Maybe a long board between the jack & channel would disribute weight and be a more acceptable choice?
July 17, 2013
  Followup from the Pelican Staff: As shown, jacking on the channel, then placing a jack stand under the factory jack point is the good way to do it. Leaving your vehicle lifted using only a jack is not safe and I would not suggest it. - Nick at Pelican Parts  
taiyo Comments: Thanks for brilliant write-up!
Jacking up on 4 stands, was something so simple yet somehow was not easy to find!
March 11, 2013
  Followup from the Pelican Staff: Thanks for the feedback, glad we were able to help.
- Nick at Pelican Parts
 
Marchino Comments: Jack stands with screws are common here in Australia
January 5, 2013
  Followup from the Pelican Staff: Thanks for the info. - Nick at Pelican Parts  
oldvet53 Comments: Can a scissors jack be used in place of the factory jack as when I got my '03 MCS it had no jack,lug wrench just the small bag with screwdriver and tool to remove the hub caps and a 13x10mm open end wrench and a socket. I picked up a 1 1/2 ton sicors jack and 2 wheel cocks and a plug in air compressor and a bottle of slime for emergency tire repair.
December 15, 2012
  Followup from the Pelican Staff: If the jack is used properly and you jack in the correct place it should work fine. - Nick at Pelican Parts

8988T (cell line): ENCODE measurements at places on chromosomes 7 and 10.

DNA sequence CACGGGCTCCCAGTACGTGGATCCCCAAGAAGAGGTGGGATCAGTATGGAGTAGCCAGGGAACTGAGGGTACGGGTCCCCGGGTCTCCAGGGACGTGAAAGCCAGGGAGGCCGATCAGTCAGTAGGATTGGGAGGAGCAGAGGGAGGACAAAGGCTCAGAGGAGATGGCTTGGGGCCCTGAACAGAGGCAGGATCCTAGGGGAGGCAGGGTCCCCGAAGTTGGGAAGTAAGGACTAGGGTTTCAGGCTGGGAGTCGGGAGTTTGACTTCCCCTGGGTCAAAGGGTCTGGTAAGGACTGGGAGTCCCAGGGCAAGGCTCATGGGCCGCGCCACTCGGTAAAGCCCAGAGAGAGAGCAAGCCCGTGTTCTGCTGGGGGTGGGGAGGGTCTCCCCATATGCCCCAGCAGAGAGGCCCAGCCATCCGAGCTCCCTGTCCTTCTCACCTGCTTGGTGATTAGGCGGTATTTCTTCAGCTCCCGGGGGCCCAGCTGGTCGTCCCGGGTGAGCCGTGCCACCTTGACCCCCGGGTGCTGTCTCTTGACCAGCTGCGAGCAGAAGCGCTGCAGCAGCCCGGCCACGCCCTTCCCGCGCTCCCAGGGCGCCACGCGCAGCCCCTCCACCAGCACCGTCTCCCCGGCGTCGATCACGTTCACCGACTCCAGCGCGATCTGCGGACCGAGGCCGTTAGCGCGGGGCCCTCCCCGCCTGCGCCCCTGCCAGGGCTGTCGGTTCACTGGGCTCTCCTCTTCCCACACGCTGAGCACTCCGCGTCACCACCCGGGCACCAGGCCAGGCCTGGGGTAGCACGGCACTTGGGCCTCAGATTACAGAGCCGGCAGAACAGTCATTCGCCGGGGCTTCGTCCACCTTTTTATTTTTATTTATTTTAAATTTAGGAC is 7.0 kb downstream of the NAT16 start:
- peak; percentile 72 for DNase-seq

sidewalksam Comments: here is my question: when you jack the car both front and rear wheel come off the ground on the jack side. can you tell me how one gets just the front up on stands? I can imagine that you could use two jacks one on each side in synchrony but i envision as you get the stand on one side set when you move to the other side you would not be able to fit the jack underneath to place the second stand. thanks for the help
November 11, 2012
  Followup from the Pelican Staff: You can jack under the front crossmember, jacking just the front of the vehicle. be sure you are on the crossmember and not the engine oil pan or other items that could be damaged. - Nick at Pelican Parts  
Johnny_Phx Comments: I have always supported the front of my R53 with jack stands under the front subframe. I've done this MANY times and it seems to work well. Is this a bad idea?
July 30, 2012
  Followup from the Pelican Staff: As long as you are on a solid piece that will not be damaged and the jack stands sit straight and even. However, MINI recommneds using the jack pads to support the vehicle, so that is my preferred method. - Nick at Pelican Parts  
Oldschool Comments: Suggestion. Perhaps you will consider adding this small detail to your instructions.

The gap between the staionary jack stands and the boxed jack points is important to consider. Try to keep it to an absolute minimum.

The pastic jack points are a pressed fit and will dislodge if you don't have control while lowering the vehicle which can result in damage $$. I see the plastic jack points are sold separately at your web site - good thing

I have done my research as well and the jack stands you recommend are the best so far. It would be helpful to have a jack stands that can be screwed up or down to contact the boxed jack points before releasing the hydraulic lift. Maybe one of us is going to manufactire and market something like this.

A few extra screw style jack stands could easily be placed around the vehicle for added safety.
July 18, 2012
  Followup from the Pelican Staff: The screw idea sounds like a fine one, and thanks for suggesting it. Unfortunately, I don't know of anyone who makes anything like this currently. - Wayne at Pelican Parts